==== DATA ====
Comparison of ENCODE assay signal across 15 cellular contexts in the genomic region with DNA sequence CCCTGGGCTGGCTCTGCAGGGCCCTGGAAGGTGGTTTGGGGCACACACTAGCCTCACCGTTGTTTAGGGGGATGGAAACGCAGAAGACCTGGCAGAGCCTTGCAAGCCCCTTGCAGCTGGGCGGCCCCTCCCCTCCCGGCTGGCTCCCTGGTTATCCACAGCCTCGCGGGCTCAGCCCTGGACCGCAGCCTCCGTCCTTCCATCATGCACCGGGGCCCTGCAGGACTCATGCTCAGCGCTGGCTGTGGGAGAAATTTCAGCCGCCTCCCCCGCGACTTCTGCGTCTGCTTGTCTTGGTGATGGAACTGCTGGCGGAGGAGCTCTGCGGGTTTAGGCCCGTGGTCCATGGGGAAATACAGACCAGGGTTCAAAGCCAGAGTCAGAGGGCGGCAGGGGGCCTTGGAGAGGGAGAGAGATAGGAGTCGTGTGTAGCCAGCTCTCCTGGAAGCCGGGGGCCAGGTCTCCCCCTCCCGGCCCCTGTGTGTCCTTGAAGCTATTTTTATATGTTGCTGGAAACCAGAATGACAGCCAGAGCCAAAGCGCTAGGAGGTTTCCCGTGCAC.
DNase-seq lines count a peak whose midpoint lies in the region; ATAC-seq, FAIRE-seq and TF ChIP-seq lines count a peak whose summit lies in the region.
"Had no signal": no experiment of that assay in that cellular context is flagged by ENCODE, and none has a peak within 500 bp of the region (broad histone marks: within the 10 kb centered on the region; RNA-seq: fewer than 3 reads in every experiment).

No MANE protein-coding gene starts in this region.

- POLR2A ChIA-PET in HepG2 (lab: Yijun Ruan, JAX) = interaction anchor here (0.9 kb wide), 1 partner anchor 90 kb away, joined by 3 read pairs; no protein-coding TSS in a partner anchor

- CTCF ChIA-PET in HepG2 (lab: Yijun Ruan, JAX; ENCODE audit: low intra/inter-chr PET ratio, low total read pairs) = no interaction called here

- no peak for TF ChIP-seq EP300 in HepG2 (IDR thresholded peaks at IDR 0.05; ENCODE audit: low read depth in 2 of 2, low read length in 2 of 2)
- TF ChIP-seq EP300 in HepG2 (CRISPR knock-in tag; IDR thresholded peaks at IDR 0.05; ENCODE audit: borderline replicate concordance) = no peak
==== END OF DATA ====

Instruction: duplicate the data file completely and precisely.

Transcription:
Comparison of ENCODE assay signal across 15 cellular contexts in the genomic region with DNA sequence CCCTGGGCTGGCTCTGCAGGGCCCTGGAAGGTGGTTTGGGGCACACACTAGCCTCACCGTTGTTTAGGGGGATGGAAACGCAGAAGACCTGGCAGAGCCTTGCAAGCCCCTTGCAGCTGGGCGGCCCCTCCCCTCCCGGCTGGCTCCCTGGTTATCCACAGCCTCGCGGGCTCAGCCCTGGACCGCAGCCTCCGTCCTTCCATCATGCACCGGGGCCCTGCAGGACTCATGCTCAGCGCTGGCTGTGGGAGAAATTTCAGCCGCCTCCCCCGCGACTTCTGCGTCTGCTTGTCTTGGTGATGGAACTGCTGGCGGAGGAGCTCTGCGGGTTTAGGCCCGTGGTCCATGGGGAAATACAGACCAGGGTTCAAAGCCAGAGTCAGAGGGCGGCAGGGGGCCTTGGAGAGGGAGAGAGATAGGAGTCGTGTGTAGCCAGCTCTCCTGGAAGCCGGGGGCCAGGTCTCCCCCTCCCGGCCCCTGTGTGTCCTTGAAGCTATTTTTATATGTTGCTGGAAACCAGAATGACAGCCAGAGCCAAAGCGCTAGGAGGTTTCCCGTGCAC.
DNase-seq lines count a peak whose midpoint lies in the region; ATAC-seq, FAIRE-seq and TF ChIP-seq lines count a peak whose summit lies in the region.
"Had no signal": no experiment of that assay in that cellular context is flagged by ENCODE, and none has a peak within 500 bp of the region (broad histone marks: within the 10 kb centered on the region; RNA-seq: fewer than 3 reads in every experiment).

No MANE protein-coding gene starts in this region.

- POLR2A ChIA-PET in HepG2 (lab: Yijun Ruan, JAX) = interaction anchor here (0.9 kb wide), 1 partner anchor 90 kb away, joined by 3 read pairs; no protein-coding TSS in a partner anchor

- CTCF ChIA-PET in HepG2 (lab: Yijun Ruan, JAX; ENCODE audit: low intra/inter-chr PET ratio, low total read pairs) = no interaction called here

- no peak for TF ChIP-seq EP300 in HepG2 (IDR thresholded peaks at IDR 0.05; ENCODE audit: low read depth in 2 of 2, low read length in 2 of 2)
- TF ChIP-seq EP300 in HepG2 (CRISPR knock-in tag; IDR thresholded peaks at IDR 0.05; ENCODE audit: borderline replicate concordance) = no peak